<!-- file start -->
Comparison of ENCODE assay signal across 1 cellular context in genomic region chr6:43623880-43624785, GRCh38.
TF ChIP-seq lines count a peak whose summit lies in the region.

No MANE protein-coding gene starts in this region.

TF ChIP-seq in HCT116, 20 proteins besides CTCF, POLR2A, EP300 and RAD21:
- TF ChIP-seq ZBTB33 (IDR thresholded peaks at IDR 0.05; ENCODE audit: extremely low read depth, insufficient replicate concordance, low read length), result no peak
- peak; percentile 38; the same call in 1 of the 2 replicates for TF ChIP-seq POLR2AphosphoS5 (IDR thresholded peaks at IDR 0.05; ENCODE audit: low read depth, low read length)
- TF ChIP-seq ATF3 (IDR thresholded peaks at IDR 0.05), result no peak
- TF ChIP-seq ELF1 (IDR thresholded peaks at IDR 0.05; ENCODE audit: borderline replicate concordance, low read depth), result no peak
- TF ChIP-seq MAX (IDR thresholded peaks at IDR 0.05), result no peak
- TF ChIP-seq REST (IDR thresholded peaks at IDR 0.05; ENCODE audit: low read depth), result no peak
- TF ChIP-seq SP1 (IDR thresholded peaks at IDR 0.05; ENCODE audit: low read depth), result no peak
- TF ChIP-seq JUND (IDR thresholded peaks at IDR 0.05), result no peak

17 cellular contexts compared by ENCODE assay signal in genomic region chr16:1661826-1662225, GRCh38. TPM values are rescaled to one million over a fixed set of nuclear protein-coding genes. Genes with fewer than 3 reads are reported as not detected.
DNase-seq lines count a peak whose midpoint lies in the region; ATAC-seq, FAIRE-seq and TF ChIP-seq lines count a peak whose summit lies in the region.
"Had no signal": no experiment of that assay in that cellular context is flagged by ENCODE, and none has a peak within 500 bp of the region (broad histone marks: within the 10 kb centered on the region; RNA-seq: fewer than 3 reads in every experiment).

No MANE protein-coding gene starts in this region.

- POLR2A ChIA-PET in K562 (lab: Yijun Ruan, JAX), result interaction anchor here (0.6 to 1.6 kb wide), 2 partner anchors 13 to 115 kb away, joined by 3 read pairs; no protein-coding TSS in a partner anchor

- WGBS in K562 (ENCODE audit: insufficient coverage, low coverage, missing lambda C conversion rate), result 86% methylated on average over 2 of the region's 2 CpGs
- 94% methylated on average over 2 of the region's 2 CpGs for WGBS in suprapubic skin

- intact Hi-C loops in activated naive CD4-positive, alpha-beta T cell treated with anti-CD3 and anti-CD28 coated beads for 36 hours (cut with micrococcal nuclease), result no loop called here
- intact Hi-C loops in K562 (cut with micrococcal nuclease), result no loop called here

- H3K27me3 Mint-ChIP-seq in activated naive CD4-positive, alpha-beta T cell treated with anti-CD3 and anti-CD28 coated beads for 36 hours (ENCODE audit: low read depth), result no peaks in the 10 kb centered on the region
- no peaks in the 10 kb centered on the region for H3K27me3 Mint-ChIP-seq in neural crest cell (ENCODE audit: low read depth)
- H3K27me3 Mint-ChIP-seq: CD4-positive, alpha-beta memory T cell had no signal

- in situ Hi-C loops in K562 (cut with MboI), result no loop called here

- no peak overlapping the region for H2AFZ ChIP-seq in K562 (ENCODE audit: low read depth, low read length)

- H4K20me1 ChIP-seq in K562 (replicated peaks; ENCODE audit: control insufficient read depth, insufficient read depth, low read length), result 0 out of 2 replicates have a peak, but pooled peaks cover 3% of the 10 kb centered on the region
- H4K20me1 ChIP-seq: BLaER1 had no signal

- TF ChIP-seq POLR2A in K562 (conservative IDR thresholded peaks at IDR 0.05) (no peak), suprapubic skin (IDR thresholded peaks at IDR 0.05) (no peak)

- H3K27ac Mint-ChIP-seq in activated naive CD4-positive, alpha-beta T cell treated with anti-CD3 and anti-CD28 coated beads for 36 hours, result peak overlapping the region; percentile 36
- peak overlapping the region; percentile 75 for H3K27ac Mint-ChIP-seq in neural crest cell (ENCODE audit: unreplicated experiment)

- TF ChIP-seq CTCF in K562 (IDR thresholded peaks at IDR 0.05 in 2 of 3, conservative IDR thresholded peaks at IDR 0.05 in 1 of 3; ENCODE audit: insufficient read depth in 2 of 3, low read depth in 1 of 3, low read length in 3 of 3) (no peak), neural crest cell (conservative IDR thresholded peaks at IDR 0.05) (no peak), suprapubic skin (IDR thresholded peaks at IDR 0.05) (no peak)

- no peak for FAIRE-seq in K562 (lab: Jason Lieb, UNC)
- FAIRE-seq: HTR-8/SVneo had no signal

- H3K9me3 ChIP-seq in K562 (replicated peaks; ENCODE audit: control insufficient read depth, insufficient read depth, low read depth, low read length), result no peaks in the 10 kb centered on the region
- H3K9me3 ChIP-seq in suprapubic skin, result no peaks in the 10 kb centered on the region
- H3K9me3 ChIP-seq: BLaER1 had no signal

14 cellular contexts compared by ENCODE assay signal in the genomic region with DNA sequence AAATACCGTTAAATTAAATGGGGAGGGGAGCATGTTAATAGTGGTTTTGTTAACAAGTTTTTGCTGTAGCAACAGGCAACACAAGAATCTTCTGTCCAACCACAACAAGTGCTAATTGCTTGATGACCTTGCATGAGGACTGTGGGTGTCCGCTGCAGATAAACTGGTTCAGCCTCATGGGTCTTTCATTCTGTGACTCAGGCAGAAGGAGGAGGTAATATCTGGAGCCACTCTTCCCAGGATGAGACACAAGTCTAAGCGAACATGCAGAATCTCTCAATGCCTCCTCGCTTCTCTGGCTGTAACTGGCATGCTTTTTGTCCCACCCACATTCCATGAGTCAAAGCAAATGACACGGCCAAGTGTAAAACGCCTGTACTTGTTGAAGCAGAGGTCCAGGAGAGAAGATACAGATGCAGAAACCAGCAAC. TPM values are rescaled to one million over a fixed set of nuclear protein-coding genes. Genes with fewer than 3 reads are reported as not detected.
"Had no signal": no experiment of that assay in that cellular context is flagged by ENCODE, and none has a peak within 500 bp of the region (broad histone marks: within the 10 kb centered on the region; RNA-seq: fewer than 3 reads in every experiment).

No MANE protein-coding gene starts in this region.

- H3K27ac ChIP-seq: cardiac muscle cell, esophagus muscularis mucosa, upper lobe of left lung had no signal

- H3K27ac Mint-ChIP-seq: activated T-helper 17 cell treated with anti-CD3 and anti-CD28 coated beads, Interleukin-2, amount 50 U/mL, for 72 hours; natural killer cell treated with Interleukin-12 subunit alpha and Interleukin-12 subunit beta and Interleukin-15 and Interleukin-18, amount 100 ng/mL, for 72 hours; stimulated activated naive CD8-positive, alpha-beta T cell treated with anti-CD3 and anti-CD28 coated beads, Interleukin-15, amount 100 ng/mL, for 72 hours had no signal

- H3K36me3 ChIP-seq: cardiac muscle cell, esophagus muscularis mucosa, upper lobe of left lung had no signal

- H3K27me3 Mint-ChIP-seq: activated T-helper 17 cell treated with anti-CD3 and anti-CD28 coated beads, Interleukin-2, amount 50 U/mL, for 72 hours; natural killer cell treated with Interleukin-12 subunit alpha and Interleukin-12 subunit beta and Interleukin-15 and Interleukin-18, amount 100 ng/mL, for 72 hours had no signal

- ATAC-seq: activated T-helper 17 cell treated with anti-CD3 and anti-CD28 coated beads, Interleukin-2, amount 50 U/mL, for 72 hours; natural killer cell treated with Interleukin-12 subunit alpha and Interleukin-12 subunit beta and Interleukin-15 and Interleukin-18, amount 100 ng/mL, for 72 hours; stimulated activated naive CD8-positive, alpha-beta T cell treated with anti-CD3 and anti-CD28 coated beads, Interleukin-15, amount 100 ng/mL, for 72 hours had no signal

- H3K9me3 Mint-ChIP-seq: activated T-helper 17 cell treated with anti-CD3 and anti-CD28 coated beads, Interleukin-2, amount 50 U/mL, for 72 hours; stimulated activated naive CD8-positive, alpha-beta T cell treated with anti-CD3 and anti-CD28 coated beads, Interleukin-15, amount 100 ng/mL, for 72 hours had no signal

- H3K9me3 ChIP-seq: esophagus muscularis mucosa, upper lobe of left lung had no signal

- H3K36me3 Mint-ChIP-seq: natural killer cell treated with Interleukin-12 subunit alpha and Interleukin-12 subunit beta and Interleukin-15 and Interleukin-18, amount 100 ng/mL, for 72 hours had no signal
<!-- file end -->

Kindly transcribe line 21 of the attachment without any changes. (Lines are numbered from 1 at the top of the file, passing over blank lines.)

- intact Hi-C loops in K562 (cut with micrococcal nuclease), result no loop called here